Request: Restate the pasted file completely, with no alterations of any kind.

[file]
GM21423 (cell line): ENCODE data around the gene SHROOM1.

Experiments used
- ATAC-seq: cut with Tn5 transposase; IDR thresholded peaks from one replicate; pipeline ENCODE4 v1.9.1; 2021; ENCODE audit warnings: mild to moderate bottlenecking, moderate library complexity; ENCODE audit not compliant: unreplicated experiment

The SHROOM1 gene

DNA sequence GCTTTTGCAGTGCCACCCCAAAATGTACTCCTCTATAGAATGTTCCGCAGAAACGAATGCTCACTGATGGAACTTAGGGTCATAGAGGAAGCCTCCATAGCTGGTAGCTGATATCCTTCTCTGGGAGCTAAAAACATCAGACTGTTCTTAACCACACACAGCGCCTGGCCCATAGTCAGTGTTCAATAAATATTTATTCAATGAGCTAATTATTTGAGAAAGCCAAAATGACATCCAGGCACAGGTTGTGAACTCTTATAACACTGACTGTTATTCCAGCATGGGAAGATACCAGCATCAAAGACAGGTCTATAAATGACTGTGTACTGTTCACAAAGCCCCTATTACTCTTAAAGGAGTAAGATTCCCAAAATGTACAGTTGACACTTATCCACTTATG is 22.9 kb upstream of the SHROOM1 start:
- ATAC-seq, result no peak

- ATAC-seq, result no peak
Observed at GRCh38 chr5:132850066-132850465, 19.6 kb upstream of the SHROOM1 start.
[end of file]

GM21423 (cell line): ENCODE data around the gene SHROOM1.

Experiments used
- ATAC-seq: cut with Tn5 transposase; IDR thresholded peaks from one replicate; pipeline ENCODE4 v1.9.1; 2021; ENCODE audit warnings: mild to moderate bottlenecking, moderate library complexity; ENCODE audit not compliant: unreplicated experiment

The SHROOM1 gene

DNA sequence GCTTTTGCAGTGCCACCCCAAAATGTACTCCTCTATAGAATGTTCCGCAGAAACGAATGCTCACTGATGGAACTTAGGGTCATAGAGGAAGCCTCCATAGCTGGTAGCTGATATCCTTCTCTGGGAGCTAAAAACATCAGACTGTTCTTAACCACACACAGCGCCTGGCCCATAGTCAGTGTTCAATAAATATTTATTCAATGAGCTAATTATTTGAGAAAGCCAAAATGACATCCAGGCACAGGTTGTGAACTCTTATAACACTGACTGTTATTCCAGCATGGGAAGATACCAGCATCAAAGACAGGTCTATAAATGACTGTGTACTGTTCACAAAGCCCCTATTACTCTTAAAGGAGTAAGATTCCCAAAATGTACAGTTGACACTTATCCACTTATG is 22.9 kb upstream of the SHROOM1 start:
- ATAC-seq, result no peak

- ATAC-seq, result no peak
Observed at GRCh38 chr5:132850066-132850465, 19.6 kb upstream of the SHROOM1 start.